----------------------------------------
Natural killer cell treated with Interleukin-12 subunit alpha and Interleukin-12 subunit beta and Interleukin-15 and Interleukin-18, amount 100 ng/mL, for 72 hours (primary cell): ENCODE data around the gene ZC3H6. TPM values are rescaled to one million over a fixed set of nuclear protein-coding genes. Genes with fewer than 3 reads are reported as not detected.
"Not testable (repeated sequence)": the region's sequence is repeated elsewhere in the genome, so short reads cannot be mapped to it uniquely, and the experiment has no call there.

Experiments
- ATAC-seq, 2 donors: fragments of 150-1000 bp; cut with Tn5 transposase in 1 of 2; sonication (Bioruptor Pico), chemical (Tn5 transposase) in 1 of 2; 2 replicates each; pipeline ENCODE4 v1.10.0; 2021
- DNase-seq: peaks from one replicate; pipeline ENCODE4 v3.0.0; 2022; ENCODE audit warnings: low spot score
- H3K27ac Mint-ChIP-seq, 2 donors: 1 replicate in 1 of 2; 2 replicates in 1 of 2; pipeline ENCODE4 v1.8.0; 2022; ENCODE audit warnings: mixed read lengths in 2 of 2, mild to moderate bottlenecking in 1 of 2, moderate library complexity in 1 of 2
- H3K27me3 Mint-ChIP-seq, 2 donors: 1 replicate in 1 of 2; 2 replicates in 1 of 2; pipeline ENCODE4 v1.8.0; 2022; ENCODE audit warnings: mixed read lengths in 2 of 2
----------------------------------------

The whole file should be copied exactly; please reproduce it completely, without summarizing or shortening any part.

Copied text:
Natural killer cell treated with Interleukin-12 subunit alpha and Interleukin-12 subunit beta and Interleukin-15 and Interleukin-18, amount 100 ng/mL, for 72 hours (primary cell): ENCODE data around the gene ZC3H6. TPM values are rescaled to one million over a fixed set of nuclear protein-coding genes. Genes with fewer than 3 reads are reported as not detected.
"Not testable (repeated sequence)": the region's sequence is repeated elsewhere in the genome, so short reads cannot be mapped to it uniquely, and the experiment has no call there.

Experiments
- ATAC-seq, 2 donors: fragments of 150-1000 bp; cut with Tn5 transposase in 1 of 2; sonication (Bioruptor Pico), chemical (Tn5 transposase) in 1 of 2; 2 replicates each; pipeline ENCODE4 v1.10.0; 2021
- DNase-seq: peaks from one replicate; pipeline ENCODE4 v3.0.0; 2022; ENCODE audit warnings: low spot score
- H3K27ac Mint-ChIP-seq, 2 donors: 1 replicate in 1 of 2; 2 replicates in 1 of 2; pipeline ENCODE4 v1.8.0; 2022; ENCODE audit warnings: mixed read lengths in 2 of 2, mild to moderate bottlenecking in 1 of 2, moderate library complexity in 1 of 2
- H3K27me3 Mint-ChIP-seq, 2 donors: 1 replicate in 1 of 2; 2 replicates in 1 of 2; pipeline ENCODE4 v1.8.0; 2022; ENCODE audit warnings: mixed read lengths in 2 of 2